Tips & Stories

On Minimalism: The Difference Between Focused and Busy

On Minimalism: The Difference Between Focused and Busy

Posted by Lolitta Gevorkova on 15 Feb 2017

Posted by Lolitta Gevorkova on 15 Feb 2017

Comment

At Evernote, we love productivity, but we also care about maintaining balance in our lives. This month, we’re diving into how experts on minimalism stay productive without losing focus on what’s important.

In part one of this series, we discovered that there’s a difference between being busy and being happy. Between work, academics, family, and personal relationships, we don’t have much time left for ourselves. So what do we do about it? We’ve seen that minimalism is a viable solution to gaining more time in our day, so perhaps you’ve decluttered your home, knocked items off of your to-do list, and even begun to tackle your overflowing inboxes. But even after doing all these things and more, you might still feel overwhelmed and have a million and one things to do. Why? Having less stuff and fewer digital notifications is great, but that alone will not bring focus. And being focused is the key to success with minimalism.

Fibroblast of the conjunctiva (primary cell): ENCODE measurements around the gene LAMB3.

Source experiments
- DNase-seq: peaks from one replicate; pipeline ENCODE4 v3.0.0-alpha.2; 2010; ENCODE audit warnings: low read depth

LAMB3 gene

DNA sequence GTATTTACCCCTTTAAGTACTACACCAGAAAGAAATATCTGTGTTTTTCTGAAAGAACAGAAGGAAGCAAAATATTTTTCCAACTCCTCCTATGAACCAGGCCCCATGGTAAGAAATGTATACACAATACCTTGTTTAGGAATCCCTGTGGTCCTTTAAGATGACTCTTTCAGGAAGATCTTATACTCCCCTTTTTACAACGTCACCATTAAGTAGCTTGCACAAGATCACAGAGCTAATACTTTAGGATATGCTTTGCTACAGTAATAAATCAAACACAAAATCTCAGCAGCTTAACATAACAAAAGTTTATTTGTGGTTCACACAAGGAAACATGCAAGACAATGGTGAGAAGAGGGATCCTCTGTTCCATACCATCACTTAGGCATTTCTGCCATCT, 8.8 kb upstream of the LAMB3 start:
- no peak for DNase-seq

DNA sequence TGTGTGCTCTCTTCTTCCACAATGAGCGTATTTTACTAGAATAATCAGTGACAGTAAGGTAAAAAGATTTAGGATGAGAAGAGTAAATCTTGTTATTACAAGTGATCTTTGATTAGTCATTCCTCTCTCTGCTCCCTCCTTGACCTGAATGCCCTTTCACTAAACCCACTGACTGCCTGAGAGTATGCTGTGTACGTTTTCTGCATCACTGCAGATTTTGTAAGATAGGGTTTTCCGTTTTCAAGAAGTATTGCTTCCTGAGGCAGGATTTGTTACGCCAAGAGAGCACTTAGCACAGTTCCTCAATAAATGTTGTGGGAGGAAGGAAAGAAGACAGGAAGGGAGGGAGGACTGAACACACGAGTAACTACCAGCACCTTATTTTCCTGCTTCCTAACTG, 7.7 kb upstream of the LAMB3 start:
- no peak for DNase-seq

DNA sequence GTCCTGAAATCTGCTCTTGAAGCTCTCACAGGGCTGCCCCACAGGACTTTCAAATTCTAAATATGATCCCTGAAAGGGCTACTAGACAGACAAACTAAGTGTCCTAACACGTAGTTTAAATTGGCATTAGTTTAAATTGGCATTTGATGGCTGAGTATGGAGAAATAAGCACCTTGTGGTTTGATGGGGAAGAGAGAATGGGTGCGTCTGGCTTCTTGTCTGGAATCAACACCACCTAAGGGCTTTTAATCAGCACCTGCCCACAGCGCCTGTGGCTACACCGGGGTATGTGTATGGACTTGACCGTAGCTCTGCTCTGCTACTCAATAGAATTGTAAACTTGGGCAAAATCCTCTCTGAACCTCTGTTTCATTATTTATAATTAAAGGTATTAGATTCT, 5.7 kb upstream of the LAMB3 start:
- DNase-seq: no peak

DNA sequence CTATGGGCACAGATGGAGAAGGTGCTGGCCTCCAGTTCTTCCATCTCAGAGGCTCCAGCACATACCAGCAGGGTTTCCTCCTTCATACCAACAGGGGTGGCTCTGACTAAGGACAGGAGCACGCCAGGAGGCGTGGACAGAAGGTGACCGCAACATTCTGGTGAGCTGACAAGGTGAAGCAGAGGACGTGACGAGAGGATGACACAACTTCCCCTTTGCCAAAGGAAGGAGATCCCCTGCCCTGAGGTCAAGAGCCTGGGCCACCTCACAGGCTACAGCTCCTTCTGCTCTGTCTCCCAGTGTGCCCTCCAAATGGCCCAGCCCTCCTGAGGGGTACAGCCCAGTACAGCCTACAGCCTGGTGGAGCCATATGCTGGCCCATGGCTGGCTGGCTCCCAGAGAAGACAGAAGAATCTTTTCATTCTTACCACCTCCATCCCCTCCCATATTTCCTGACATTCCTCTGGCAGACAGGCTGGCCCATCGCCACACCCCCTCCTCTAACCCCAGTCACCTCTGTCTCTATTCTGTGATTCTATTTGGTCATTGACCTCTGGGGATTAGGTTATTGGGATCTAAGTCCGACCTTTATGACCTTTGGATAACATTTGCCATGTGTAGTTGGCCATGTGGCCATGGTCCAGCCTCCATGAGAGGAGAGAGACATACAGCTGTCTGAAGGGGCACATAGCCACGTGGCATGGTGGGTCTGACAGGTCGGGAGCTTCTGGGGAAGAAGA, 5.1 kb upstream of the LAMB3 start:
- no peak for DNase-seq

To find out how to move from busy to focused, we sat down for a chat with Joshua Fields Millburn of The Minimalists, an initiative to help people live more meaningful lives with less. Joshua told us how he discovered minimalism, what the difference is between focused and busy, and how to make certain the work you’re doing is meaningful. After our conversation, to say we’re inspired to make a positive change in how we approach productivity at Evernote would be an understatement.